How to Know If You Have Herniated Disc

What is back or intervertebral disc? It is one of the rubbery cushions (discs) in between specific bones (vertebrae) that accumulate to make your spinal column. It is somewhat like a jelly donut with a soft center (nucleus pulposus) within a soft exterior (annulus fibrosus).

What is a Herniated Disc?

Disc herniation occurs when a few of the softer “jelly” presses out through a fracture in the difficult exterior. A herniated disc can irritate close-by nerves and lead to pain, numbness or weakness in an arm or leg. Herniated disc is also described as a slipped disc or a burst disc.

What are the Symptoms of Herniated Disc Disease?

Your symptoms might vary based on the location of your herniated disc. Often you may experience no symptoms. Most herniated discs take place in the lower back (lumbar spinal column) or neck (cervical spinal column).
The common symptoms connected with herniated disc are:

  • Back or neck pain.
  • Sciatica.
  • Weakness, numbness, or pain in arms or legs.

    Spinal disc herniation
    Spinal disc herniation

What are the Risk Factors Connected with Spine Disc Herniation?

The majority of people are unable to pinpoint the specific cause of disc herniation. Risk factors connected with disc herniation include:

  • Aging: Aging associated wear & tear can cause disc degeneration. This makes the back disc more to prone to tearing or rupture even with a minor strain or twist.
  • Obesity: Excess body weight can cause additional stress on your discs
  • Physically requiring tasks/ Lifting heavy objects: Using back muscles instead of your leg muscles to raise objects or turning or twisting when raising heavy objects can lead to disc herniation.
  • Injury or distressing events: A fall, a blow to the back or an automobile mishap.

When do I Need to See a Doctor?

You must look for immediate medical attention if you experience getting worse symptoms, such as:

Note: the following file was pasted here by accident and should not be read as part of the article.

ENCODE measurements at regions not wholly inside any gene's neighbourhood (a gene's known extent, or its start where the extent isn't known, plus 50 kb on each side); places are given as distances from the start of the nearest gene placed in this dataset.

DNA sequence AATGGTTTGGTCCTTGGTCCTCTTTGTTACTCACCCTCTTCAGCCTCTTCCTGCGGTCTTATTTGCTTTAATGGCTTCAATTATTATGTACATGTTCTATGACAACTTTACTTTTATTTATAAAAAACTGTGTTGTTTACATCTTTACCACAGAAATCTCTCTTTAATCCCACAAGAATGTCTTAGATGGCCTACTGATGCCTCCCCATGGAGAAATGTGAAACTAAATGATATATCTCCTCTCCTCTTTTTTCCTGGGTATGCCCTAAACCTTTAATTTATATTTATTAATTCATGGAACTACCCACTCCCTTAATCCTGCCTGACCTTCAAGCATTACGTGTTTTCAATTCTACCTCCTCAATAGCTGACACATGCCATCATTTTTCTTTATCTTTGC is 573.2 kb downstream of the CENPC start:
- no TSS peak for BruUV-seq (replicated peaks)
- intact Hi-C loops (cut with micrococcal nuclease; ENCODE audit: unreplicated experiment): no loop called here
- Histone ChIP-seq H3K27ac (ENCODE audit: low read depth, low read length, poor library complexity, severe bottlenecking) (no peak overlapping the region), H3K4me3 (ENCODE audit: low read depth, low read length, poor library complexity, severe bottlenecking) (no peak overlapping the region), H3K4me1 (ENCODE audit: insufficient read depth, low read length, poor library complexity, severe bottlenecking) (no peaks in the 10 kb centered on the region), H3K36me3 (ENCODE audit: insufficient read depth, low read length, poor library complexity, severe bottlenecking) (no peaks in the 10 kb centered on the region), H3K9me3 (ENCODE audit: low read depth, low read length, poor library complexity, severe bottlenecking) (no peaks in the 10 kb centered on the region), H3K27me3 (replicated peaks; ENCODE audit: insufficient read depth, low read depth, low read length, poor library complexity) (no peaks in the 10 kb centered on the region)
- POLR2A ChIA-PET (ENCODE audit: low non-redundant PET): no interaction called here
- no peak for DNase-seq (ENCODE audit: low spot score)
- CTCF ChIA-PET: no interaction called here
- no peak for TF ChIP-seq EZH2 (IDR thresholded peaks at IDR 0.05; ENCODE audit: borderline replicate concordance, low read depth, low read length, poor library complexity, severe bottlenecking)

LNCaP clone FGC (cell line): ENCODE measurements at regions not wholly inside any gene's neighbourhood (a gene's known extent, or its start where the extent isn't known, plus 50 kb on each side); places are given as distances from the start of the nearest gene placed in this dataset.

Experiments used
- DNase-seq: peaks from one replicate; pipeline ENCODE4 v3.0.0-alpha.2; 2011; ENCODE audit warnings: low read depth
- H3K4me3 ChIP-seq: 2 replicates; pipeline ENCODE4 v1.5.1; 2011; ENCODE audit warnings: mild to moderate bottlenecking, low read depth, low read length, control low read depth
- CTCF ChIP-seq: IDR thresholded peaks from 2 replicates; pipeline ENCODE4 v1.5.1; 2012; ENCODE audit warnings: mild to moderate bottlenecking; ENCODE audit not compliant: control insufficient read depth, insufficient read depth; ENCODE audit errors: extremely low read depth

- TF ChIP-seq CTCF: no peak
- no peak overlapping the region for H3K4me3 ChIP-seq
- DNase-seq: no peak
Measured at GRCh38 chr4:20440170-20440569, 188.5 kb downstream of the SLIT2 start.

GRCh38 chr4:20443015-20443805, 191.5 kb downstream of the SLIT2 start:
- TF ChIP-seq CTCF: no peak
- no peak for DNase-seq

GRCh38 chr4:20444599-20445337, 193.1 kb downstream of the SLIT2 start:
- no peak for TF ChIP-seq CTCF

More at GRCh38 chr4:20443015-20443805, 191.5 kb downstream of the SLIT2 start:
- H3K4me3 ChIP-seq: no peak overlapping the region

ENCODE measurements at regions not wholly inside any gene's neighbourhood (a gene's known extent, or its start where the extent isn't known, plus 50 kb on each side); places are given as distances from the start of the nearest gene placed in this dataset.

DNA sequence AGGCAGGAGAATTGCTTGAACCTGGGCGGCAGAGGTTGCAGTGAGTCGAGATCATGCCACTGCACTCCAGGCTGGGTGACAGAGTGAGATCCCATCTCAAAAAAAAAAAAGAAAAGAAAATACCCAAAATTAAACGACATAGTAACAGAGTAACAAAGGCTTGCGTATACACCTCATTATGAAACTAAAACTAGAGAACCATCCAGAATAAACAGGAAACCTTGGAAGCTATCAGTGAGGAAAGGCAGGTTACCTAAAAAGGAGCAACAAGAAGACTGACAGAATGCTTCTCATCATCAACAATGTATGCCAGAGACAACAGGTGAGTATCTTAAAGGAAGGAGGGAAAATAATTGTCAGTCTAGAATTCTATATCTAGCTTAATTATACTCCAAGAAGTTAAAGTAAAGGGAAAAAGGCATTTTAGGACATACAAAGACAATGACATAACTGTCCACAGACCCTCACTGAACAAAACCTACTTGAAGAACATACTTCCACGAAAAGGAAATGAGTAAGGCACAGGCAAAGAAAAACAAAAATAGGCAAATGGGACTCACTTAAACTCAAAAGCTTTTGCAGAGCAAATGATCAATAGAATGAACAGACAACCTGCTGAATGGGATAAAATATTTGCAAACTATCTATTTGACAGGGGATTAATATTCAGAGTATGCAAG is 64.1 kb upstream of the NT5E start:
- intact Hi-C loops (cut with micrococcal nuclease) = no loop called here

Information verified by the team.
  • Inability to carry out activities of everyday living.
  • Increasing back or neck pain.
  • Increasing weakness or numbness of arms or legs.
  • Radiating pain.
  • Back or neck pain traveling down your arm or leg.
  • Bowel or bladder dysfunction.

How do We Diagnose Herniated Disc Disease?

Dr. Goswami is a knowledgeable interventional pain management doctor with outstanding outcomes. He got interventional pain management fellowship training at Weill Cornell Medical College, New York. After his fellowship training, Dr. Goswami established Multidisciplinary Interventional Pain Clinic at New Mexico Veteran Hospital in Albuquerque, New Mexico. On relocating to NYC, he founded Epic Pain Management in 2010.

He has received many awards from the leading independent healthcare score business. We likewise receive numerous testimonials from Dr. Goswami’s patients complimenting him on his professionalism, empathy and ability.

Case history and physical examination can normally identify any serious conditions that may be triggering the pain.Imaging tests are not called for in many cases. Under specific situations, nevertheless, imaging might be bought to dismiss specific causes of pain, including herniated disc or spine stenosis. Imaging and other types of tests include:

  • Computerized tomography (CT) & Magnetic resonance imaging (MRI).
  • Myelograms.
  • Discography.
  • Electromyography (EMG), Nerve Conduction Studies (NCS), and Evoked Potential (EP) research studies.

How does Dr. Goswami treat herniated disc disease?